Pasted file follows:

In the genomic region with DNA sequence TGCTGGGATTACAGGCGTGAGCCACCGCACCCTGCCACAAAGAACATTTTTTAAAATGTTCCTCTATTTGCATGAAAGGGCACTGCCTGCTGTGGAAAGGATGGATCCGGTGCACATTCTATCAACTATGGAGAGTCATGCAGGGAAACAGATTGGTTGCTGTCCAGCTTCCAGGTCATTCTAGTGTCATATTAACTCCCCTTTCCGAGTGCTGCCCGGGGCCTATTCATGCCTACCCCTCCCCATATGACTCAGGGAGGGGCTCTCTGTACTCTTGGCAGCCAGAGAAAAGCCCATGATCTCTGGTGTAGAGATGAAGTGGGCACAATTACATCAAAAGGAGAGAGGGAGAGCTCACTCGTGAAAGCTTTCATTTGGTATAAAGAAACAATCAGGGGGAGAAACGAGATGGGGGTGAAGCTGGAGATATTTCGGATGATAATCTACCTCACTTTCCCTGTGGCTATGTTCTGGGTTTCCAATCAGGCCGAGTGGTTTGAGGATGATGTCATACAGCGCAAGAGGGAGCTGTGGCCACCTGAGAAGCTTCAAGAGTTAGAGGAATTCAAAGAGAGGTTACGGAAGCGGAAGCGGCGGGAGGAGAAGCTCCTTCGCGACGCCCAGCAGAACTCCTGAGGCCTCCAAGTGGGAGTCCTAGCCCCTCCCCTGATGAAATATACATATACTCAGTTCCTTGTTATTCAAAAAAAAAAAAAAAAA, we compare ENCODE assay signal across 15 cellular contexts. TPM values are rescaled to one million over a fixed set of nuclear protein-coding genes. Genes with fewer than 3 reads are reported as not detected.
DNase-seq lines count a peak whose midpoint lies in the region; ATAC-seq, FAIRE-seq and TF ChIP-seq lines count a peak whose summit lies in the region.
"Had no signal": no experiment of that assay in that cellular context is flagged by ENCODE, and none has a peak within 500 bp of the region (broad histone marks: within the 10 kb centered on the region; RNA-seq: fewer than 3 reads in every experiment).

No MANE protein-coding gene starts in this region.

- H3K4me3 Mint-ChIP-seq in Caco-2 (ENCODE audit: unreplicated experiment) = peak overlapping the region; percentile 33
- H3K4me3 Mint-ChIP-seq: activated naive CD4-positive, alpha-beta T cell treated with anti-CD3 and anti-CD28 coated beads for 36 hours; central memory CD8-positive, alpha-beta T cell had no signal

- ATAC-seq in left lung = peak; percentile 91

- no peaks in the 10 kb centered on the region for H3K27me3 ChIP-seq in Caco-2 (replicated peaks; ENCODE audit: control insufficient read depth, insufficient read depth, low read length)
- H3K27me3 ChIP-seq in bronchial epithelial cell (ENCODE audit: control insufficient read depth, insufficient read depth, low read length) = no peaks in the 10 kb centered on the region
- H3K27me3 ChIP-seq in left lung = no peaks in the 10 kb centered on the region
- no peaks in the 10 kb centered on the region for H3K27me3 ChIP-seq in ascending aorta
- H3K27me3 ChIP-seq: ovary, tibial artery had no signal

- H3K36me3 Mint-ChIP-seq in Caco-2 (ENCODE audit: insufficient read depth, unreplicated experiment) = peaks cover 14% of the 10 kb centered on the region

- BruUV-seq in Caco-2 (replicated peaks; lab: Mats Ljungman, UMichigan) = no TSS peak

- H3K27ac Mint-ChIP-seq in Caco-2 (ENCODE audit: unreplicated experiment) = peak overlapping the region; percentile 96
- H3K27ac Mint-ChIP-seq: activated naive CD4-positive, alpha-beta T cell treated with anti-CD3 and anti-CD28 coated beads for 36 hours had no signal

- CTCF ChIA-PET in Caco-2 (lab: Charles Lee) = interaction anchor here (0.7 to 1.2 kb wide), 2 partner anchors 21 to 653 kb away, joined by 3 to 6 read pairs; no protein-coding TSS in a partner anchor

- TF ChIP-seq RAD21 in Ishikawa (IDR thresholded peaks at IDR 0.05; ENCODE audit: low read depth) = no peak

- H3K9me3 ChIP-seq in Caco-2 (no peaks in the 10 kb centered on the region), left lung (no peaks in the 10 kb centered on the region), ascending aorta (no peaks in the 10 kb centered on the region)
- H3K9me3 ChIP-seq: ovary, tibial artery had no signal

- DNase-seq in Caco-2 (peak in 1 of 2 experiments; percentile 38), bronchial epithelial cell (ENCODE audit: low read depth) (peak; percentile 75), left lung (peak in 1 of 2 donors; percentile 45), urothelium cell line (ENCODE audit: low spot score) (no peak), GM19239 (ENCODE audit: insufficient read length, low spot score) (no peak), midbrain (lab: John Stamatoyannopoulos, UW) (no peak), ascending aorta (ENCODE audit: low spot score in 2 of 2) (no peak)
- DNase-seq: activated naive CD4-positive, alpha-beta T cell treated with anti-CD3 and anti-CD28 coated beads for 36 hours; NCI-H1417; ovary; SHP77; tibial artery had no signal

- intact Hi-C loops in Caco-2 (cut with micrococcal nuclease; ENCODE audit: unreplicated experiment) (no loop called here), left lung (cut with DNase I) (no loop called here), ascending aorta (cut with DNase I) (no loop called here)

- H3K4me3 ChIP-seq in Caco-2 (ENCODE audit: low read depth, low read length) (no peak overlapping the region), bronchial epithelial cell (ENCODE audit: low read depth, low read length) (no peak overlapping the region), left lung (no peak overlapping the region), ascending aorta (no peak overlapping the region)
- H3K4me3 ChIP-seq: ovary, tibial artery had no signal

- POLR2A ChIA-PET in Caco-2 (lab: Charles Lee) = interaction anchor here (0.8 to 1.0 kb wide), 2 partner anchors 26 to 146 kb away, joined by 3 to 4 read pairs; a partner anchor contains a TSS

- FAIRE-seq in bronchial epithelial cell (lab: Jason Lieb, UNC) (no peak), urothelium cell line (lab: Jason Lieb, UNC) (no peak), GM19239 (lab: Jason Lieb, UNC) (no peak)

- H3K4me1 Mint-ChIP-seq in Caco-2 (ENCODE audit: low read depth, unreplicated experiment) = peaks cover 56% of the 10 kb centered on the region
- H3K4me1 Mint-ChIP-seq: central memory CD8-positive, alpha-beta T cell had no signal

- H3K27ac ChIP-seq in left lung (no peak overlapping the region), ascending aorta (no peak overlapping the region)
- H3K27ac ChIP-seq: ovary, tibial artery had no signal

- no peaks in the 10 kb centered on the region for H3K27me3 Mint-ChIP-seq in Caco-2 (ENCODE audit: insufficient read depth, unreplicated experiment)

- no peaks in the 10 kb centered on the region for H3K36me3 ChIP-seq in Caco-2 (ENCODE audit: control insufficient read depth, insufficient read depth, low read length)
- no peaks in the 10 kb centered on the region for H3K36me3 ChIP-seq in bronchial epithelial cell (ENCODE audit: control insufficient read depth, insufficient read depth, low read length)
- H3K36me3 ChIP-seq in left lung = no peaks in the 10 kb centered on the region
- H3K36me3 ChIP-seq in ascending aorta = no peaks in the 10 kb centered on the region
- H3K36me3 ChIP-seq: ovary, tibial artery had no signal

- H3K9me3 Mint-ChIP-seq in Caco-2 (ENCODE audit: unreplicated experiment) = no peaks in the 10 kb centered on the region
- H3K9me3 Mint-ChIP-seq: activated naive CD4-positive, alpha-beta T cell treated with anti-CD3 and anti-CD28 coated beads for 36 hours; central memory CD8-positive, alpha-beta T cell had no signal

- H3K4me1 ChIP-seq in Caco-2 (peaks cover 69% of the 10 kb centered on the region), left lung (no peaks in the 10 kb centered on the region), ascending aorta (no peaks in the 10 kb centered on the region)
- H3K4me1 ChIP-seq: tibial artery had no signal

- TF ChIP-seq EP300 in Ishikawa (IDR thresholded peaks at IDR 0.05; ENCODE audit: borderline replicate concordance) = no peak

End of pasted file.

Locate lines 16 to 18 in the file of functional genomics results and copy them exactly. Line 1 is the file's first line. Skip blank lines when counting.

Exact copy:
- H3K27ac Mint-ChIP-seq: activated naive CD4-positive, alpha-beta T cell treated with anti-CD3 and anti-CD28 coated beads for 36 hours had no signal

- CTCF ChIA-PET in Caco-2 (lab: Charles Lee) = interaction anchor here (0.7 to 1.2 kb wide), 2 partner anchors 21 to 653 kb away, joined by 3 to 6 read pairs; no protein-coding TSS in a partner anchor

- TF ChIP-seq RAD21 in Ishikawa (IDR thresholded peaks at IDR 0.05; ENCODE audit: low read depth) = no peak